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PNG Versus JPEG: Which One Should I Use?

PNG Versus JPEG: Which One Should I Use? - The Best Media

Choosing which format you should save your image in all depends on what you’re going to be using it for. We’re going to look at the two most popular image formats for the web, JPEG and PNG, and let you know when you would want to use each. Both have their strengths and weaknesses and you have to know which format will work best for your situation.

PNG Versus JPEG

JPEG

JPEG is an acronym for Joint Photographic Experts Group, which is the group that developed the format. They first caught on back in the days of dial-up, when the painfully-slow speed of the Internet made them the only practical way of sending images. Today, with the loading speed of websites being so important, they’ve become the standard format for compressed images, since they can compress image files into much smaller sizes.

The ratio of compression for a JPEG is typically 10:1, and this can be achieved without a noticeable difference in image quality. This means that if you started with an image size of 10MB, after exporting it as a JPEG, the image would be about 1MB. The JPEG compression algorithm combines similar groups of pixels into blocks, otherwise known as tiles.

So, while they do allow you to compress files to a considerably smaller size, it’s going to cost you. JPEGs are what we call lossy, because as the algorithm groups similar pixels into blocks, you’re losing information that you’ll never get back. This makes them almost useless for editing purposes, as every time you save the image, more and more data is going to be lost. It’s like printing an image and then photocopying it. Every time you copy it, it’s going to look a little bit worse.

Mitigating JPEG’s “Lossy” Nature

Still, there are ways to use JPEGs for editing. Software such as Adobe Lightroom and Capture One allows you to mitigate the lossy nature of JPEGs by saving edits made to images in their metadata instead of just overwriting original images. But this means you can’t delete the original files to save space. You can also use JPEG Mini, which lets you compress images multiple times without any visible loss in quality.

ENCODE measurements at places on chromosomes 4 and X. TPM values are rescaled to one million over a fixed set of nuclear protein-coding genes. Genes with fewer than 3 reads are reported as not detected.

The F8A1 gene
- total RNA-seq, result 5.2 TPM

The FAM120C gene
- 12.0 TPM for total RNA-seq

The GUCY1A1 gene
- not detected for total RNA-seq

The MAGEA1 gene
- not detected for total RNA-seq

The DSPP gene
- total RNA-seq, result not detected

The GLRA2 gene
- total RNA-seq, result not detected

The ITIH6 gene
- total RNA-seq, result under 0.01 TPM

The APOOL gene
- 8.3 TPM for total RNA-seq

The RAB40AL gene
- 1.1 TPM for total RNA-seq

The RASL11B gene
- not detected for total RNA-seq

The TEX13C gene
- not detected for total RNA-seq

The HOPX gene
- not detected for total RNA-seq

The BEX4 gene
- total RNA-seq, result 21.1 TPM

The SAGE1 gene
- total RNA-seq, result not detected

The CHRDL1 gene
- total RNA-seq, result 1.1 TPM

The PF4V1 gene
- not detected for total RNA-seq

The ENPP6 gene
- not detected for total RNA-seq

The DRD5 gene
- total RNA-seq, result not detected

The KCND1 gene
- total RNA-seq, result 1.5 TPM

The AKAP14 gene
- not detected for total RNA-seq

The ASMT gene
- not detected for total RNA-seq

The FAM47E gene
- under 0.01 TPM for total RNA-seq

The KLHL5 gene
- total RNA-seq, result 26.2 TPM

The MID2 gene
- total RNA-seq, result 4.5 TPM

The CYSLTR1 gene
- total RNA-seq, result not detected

JPEG Pros and Cons

In terms of pros and cons, the JPEG format is great mainly because it can create much smaller files. It’s best to use for photographs, as opposed to other imagery, and works well for images with complex colouring. The main disadvantages of JPEGs are there lossy compression, and the fact that they don’t provide support for transparency.

Pro Tip for WordPress users:

WordPress automatically compresses JPEGs by 82 per cent. If you notice that the JPEG images on your WordPress site look pixelated, you might want to try using a PNG format instead.

PNG

PNG stands for Portable Network Graphics, and it was created by the World Wide Web Consortium as a patent-free alternative to the GIF format. It was made to provide a solution to some of the limitations of other formats, such as the GIF, and has become the most commonly used format for lossless data compression. Lossless compression refers to the fact that the file can be edited and saved without losing any of the original data.

So, because lossless compression retains every bit of information that was in the original, uncompressed file, the compressed file sizes are typically larger than JPEGs. However, when dealing with images that contain things like long, straight lines and typography, PNGs are essential, because every pixel is retained in its original form. The form of compression used for PNGs shortens sequences of bits found in image data, which results in a smaller file that retains its quality.

If an image with a lot of small text, or a photo of a cityscape with lots of sharp edges was exported as a JPEG, the degradation in quality would be much more noticeable. The way that lossy compression combines similar pixels into tiles can result in words becoming completely unreadable, as the small number of pixels often used for typography can get blended into larger blocks. So, for something like a screenshot, a PNG is ideal, as it provides an exact replica of your screen, with no pixel left behind.

PNG – Transpartent Pixels

PNGs are also particularly useful when it comes to creating logos and other graphics that can be used on websites, especially those that contain a lot of text. Another aspect of the PNG format that makes it great for logos and graphics is the fact that PNGs can contain transparent pixels. This allows you to place this sort of image over top of other website elements, creating a seamless look for logos and text-heavy images.

PNG – Pros and Cons

When it comes to advantages and disadvantages, PNGs are great because they allow you to compress files without losing any information. They’re best to use for logos, text-heavy images and screenshots. The disadvantages of PNGs are that they produce much larger files than JPEGs, and they also lack support for multiple images used for animations, like you’d see in GIFs.

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